The US Department of Justice (DoJ) formally charged a state-owned Chinese company, a Taiwanese company and three individuals with intellectual property theft, accusing them of stealing trade secrets from US semiconductor company Micron Technology.
A criminal indictment alleges China’s Fujian Jinhua Integrated Circuit Company (FJICC) and Taiwan-based United Microelectronics conspired with three Taiwanese citizens who worked for Micron Technology to steal confidential information related to the design and manufacture of DRAM products. The material was then used by FJICC to open a DRAM facility in China, the DoJ claimed.
DRAM products are used in computers, smartphones and automotive infotainment systems.
Micron Technology filed a lawsuit in December 2017 lodging similar complaints of trade secret theft against the two companies: FJICC reportedly counter-sued.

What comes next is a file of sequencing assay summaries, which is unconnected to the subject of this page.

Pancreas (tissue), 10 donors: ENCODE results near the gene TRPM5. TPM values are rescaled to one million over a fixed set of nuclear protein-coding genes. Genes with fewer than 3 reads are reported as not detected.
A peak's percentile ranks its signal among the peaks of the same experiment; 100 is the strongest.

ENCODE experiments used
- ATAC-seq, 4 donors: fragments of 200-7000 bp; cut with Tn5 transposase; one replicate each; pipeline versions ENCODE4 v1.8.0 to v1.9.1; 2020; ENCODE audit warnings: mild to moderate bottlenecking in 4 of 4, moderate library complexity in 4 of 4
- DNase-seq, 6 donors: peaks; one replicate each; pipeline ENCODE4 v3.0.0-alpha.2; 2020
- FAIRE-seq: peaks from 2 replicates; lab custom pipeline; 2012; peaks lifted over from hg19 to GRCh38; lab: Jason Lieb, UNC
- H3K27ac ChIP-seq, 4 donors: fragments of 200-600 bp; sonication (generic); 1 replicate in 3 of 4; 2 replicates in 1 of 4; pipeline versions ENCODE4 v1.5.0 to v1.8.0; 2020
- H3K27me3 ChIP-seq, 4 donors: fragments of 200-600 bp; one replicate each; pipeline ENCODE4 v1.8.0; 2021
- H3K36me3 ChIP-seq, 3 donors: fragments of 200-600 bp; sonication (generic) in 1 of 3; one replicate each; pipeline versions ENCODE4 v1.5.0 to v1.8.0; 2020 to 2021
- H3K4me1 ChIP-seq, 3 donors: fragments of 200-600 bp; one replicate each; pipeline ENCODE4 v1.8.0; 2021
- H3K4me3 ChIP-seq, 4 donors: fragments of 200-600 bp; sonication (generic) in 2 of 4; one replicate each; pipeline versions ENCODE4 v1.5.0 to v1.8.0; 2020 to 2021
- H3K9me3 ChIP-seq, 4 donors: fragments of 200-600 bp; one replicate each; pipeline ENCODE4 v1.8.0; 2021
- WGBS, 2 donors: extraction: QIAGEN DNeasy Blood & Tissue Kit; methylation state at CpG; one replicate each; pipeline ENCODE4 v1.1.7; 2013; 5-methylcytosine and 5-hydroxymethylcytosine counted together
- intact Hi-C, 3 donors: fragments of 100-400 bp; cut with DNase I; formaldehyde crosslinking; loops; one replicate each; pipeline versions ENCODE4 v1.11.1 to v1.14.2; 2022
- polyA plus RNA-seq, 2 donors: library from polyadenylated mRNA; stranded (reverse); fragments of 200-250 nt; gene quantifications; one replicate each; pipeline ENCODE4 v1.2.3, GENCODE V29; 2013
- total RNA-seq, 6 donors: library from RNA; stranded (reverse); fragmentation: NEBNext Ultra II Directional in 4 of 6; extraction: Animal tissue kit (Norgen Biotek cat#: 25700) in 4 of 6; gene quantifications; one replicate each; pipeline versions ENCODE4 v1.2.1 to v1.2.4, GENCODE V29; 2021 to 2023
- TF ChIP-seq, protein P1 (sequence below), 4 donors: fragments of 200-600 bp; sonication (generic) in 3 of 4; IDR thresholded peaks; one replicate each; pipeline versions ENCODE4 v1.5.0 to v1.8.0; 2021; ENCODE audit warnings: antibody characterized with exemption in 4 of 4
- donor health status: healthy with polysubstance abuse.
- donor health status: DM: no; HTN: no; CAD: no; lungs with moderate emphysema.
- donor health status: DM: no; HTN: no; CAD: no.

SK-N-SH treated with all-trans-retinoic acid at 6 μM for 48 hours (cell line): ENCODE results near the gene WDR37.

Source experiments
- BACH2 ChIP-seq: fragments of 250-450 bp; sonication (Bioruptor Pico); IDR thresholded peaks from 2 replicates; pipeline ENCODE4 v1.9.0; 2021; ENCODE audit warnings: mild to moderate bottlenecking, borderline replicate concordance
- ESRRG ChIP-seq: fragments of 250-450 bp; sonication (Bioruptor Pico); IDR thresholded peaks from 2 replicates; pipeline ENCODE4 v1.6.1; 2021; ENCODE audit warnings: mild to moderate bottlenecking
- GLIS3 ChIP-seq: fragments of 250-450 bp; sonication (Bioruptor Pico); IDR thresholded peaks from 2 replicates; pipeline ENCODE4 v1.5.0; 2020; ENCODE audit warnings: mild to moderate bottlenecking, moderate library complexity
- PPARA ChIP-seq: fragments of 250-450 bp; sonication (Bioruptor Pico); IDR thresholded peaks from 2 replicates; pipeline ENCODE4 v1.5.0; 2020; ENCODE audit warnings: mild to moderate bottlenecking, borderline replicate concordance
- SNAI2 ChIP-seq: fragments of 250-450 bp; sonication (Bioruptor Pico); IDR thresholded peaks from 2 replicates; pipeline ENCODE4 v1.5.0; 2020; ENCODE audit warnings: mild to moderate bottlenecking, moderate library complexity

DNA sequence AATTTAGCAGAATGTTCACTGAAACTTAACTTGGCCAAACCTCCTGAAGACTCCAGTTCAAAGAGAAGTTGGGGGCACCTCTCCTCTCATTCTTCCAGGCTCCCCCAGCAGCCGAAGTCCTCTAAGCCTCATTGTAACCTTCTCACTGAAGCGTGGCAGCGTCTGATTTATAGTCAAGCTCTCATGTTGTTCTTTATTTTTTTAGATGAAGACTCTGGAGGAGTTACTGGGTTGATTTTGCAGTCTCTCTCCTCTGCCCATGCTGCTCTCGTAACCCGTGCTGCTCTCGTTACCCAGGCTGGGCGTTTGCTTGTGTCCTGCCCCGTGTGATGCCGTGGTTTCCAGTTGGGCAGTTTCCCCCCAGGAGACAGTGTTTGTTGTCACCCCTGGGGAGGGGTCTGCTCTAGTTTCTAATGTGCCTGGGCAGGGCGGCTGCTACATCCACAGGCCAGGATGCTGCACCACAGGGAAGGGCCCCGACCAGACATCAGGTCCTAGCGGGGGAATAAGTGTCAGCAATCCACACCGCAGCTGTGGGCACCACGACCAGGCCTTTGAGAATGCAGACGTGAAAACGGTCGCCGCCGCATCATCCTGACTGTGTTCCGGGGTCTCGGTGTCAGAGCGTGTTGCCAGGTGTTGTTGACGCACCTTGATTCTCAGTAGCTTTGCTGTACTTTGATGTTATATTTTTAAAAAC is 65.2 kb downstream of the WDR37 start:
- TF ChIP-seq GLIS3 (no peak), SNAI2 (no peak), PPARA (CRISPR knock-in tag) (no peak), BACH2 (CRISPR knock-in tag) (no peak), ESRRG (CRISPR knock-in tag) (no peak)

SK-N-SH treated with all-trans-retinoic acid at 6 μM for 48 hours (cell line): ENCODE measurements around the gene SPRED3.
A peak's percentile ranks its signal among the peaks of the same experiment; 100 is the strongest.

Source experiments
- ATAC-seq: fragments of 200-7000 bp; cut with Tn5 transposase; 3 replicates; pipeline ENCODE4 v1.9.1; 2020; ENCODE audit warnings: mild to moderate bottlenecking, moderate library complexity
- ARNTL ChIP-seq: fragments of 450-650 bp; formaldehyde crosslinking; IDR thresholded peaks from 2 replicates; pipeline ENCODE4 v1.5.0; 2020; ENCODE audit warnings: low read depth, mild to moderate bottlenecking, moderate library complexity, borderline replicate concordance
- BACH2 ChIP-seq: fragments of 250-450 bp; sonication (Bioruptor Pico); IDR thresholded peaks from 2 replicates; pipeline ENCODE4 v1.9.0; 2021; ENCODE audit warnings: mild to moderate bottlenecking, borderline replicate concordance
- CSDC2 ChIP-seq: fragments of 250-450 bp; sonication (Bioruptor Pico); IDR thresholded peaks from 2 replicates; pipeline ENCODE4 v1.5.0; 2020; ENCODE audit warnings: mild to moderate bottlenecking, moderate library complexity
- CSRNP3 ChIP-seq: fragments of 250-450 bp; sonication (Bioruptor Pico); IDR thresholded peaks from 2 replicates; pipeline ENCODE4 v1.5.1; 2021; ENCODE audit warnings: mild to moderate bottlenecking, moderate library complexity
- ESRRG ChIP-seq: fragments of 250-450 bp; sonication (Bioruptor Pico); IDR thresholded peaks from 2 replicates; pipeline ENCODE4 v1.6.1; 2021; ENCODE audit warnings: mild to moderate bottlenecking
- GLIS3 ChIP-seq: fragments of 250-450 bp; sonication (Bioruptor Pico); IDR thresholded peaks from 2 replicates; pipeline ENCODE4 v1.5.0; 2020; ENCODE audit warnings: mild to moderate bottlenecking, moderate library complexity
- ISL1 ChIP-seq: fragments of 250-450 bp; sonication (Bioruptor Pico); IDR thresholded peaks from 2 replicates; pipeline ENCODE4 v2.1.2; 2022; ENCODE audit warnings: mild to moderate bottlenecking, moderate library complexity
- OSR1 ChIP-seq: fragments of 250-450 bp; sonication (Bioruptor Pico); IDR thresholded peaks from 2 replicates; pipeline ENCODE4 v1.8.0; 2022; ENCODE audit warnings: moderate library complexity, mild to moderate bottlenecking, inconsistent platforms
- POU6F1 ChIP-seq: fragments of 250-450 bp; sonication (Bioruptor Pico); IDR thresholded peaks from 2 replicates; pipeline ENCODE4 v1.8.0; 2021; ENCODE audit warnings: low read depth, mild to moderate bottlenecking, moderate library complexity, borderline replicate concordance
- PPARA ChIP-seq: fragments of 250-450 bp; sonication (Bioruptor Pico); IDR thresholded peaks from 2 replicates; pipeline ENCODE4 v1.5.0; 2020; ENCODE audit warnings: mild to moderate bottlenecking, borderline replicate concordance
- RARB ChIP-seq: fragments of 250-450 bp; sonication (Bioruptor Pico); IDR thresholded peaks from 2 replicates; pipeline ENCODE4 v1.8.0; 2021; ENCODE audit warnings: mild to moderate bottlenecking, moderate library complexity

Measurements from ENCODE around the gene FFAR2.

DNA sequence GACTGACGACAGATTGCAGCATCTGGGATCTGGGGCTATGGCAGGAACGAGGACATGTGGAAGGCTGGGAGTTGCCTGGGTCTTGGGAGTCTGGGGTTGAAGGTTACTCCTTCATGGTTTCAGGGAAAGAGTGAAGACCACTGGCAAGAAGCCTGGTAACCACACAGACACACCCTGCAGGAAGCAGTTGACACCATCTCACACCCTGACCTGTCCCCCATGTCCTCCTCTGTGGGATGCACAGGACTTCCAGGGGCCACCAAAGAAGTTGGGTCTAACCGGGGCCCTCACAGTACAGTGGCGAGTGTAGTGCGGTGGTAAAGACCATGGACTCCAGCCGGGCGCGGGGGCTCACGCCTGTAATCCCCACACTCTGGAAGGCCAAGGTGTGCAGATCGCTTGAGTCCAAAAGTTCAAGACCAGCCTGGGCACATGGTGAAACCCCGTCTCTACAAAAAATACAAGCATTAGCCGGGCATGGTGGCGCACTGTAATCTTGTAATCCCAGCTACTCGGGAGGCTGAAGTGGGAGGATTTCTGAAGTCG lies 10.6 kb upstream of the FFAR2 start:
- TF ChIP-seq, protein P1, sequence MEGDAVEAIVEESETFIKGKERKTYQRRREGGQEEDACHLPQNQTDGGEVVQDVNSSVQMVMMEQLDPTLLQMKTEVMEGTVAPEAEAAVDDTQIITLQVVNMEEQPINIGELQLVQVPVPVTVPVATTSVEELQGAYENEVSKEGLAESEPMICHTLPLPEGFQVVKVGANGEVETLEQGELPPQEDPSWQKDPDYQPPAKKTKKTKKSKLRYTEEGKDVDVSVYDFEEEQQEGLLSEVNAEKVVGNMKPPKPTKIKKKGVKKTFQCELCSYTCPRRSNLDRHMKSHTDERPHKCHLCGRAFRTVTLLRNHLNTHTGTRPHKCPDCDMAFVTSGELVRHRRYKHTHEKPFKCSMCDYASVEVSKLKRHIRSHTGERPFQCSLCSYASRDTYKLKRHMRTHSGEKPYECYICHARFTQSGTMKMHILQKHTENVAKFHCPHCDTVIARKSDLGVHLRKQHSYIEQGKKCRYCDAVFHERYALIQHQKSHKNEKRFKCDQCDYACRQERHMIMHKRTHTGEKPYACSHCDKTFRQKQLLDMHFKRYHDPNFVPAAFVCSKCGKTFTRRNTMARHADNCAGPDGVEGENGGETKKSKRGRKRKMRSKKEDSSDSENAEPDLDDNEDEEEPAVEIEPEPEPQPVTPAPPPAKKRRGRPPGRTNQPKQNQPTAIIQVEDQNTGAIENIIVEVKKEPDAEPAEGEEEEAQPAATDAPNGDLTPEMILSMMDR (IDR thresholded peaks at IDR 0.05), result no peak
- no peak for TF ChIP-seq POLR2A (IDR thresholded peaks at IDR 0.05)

US Attorney Alex Tse said in a statement the theft of intellectual property “stifles technological innovation by disincentivising investment in long-term research and development,” adding such actions conducted “on a continuing basis by nation-state actors” are a “damaging affront to the rule of law”.
If convicted, the individuals face up to 15 years in prison and $5 million in fines, while the companies could face forfeiture and fines of more than $20 billion.
Though the criminal case is yet to be heard in court, US Attorney General Jeff Sessions noted the Department of Commerce already added FJICC to a blacklist, blocking it from buying goods and services in the US and preventing it “from profiting from the technology it stole”.
The DoJ also filed a civil lawsuit to keep the accused companies from exporting any products created using the stolen technology.
Additionally, Sessions announced the creation of a new task force which will identify and prosecute Chinese trade theft cases going forward. As part of its duties, the group will also help the DoJ’s Foreign Investment Review Staff evaluate investments in US infrastructure and telecommunications by non-domestic companies, he said.
The moves follow growing trade tensions between the US and China, and in response to what Sessions said was an increase in “Chinese economic espionage against the United States”.
“Enough is enough. We’re not going to take it anymore”, he said.Subscribe to our daily newsletter Back